Quality review sponsored by independent organizations, most agree, is the best way to inculcate quality measurement into the culture of healthcare providers. So it's not encouraging when one of those accreditation agencies goes belly up.
On Dec. 8, 1997, the Seal Beach, Calif.-based Medical Quality Commission, a not-for-profit accreditor of capitated medical groups and independent practice associations, announced it was giving up the fight. It will cease operations March 31.
The MQC took the step, it says, because of "financial constraints imposed by decreasing educational and research grants and flat demand for medical group and IPA accreditation." In other words, it was offering a product hardly anybody wanted.
This should give pause to all those who project a rosy future for the medical quality movement.
"You can't fight the economic reality," says Alan Zwerner, M.D., MQC president and chief executive officer. "Right now, the market is not there. Plans are not demanding it; purchasers are not demanding it. We do more in the capitated medical arena than anyone else, and we do very little."
The MQC has accredited 30 capitated medical groups and IPAs since it began operations in 1987 as part of the Unified Medical Group Association. It broke off from the UMGA, which represented capitated medical groups, in late 1990 because of conflict-of-interest issues.
Zwerner says the MQC's failure raises questions that ought to be seriously pursued by anyone interested in outcomes measurement. "When and where and how and who will be the organizations that end up scrutinizing the provider organization sector?" he wonders. "We had hoped it would come from within the industry." The MQC was created by a variety of stakeholders -- purchasers, providers, plans and policymakers. Its successor could be a single external stakeholder, like a business purchasing group or the government.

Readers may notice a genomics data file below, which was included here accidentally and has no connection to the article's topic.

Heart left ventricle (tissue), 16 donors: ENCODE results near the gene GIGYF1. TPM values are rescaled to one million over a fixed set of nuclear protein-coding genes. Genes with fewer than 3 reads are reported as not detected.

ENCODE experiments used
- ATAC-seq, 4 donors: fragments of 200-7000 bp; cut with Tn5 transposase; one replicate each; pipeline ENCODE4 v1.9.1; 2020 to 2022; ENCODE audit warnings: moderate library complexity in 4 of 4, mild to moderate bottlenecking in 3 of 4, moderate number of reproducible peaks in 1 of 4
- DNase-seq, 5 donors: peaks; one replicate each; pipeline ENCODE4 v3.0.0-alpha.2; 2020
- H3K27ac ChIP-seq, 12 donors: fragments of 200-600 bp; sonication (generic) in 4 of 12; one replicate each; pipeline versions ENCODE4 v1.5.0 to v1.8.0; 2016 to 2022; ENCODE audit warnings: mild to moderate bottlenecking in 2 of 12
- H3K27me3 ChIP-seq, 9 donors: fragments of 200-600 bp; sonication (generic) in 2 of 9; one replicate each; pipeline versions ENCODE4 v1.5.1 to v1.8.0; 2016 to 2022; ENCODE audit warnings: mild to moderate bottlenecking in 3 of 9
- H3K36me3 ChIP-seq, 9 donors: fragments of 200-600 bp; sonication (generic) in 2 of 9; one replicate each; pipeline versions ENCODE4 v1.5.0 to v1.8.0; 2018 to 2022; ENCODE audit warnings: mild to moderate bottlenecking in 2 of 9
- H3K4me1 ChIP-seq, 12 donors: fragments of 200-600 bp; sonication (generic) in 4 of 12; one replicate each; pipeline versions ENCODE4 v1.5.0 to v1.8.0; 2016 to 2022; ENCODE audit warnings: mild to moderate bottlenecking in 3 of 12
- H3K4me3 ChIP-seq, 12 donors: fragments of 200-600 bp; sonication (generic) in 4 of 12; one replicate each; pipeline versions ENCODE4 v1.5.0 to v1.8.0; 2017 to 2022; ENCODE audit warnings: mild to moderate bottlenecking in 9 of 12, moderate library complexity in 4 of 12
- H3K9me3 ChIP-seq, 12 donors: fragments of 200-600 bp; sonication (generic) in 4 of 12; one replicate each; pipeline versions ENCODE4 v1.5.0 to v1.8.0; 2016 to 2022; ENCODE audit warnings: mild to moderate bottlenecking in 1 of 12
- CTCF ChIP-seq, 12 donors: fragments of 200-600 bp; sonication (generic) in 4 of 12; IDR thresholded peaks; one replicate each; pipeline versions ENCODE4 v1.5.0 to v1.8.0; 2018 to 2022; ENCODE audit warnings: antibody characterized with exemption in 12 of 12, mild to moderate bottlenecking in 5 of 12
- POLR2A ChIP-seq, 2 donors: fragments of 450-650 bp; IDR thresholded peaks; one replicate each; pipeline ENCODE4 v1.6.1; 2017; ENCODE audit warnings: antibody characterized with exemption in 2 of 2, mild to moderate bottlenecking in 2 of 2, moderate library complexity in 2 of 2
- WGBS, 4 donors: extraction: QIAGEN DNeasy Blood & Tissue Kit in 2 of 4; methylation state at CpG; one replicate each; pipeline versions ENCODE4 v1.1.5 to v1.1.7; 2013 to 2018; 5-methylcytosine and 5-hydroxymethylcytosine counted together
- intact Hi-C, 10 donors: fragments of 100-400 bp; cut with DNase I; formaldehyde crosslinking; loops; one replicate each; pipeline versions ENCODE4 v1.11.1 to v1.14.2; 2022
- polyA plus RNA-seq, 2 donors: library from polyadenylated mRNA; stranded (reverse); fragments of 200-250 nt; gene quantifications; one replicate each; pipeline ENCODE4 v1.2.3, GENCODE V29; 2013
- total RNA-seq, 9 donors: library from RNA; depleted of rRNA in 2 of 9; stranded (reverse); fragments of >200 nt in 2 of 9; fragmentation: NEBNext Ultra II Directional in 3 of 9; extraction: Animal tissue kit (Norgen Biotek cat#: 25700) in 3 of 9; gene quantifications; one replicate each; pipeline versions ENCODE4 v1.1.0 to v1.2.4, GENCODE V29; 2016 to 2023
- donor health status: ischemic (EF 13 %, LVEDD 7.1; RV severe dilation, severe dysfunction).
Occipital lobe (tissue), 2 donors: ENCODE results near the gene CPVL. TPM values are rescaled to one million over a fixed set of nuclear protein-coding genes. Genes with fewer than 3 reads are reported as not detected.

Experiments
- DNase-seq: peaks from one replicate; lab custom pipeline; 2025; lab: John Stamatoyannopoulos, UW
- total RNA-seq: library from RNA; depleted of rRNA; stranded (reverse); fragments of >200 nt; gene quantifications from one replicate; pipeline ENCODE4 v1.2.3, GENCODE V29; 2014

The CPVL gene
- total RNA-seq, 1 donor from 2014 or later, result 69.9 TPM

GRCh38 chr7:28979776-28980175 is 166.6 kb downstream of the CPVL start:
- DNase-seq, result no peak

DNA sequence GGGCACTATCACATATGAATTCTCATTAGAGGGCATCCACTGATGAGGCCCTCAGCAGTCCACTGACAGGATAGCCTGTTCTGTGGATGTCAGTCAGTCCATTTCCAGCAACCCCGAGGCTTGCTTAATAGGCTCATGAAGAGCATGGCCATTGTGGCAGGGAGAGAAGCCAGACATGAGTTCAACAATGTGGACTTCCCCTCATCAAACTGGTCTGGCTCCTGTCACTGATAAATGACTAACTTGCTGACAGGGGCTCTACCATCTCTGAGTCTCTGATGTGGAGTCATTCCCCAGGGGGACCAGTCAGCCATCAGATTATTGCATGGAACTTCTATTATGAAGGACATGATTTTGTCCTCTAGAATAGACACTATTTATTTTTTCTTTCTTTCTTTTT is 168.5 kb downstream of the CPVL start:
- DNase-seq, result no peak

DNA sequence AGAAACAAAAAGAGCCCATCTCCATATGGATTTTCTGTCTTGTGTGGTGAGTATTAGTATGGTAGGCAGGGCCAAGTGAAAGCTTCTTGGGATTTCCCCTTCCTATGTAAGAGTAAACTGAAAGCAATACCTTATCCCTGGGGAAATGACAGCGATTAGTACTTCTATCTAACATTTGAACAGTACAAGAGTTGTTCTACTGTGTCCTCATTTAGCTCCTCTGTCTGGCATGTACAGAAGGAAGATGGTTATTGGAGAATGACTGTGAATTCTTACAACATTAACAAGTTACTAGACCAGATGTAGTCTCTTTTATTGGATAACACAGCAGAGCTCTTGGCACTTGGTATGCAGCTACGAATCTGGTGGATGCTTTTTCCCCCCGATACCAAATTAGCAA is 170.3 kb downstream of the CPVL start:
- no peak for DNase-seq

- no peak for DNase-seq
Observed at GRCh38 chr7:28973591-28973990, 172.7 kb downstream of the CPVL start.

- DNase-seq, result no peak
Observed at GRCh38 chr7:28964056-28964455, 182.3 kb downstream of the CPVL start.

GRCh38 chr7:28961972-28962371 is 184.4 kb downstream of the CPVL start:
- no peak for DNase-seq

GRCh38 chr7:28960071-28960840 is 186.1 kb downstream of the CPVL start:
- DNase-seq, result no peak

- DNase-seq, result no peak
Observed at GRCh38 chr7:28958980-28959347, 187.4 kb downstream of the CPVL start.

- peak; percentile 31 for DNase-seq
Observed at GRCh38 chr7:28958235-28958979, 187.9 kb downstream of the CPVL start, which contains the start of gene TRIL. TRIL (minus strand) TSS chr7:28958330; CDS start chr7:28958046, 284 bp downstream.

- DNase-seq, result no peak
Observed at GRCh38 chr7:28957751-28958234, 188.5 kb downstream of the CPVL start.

"It was a band of brothers that were trying to self-regulate, to defend against the skepticism of the public and employers that at-risk capitated medical groups were not performing quality care," says Ian Morrison, a California healthcare consultant. "That's what really spawned the need for this in the minds of the medical groups."
This model was particularly applicable in California, where most of the population is enrolled in HMOs that contract with physician groups to care for enrollees. Most clinical management occurs at the provider group or IPA level. A typical health plan in California will offer 130 or 140 medical groups or IPAs to subscribers. The MQC wanted to accredit those medical groups.
"They were ahead of their time," says Robert Brown, president of the Kansas City, Mo.-based Mid-America Coalition on Healthcare, an alliance of employers and healthcare organizations that examines quality issues. "This is a function that will return shortly because there's a need for this. We're talking about a way to establish some objective standards."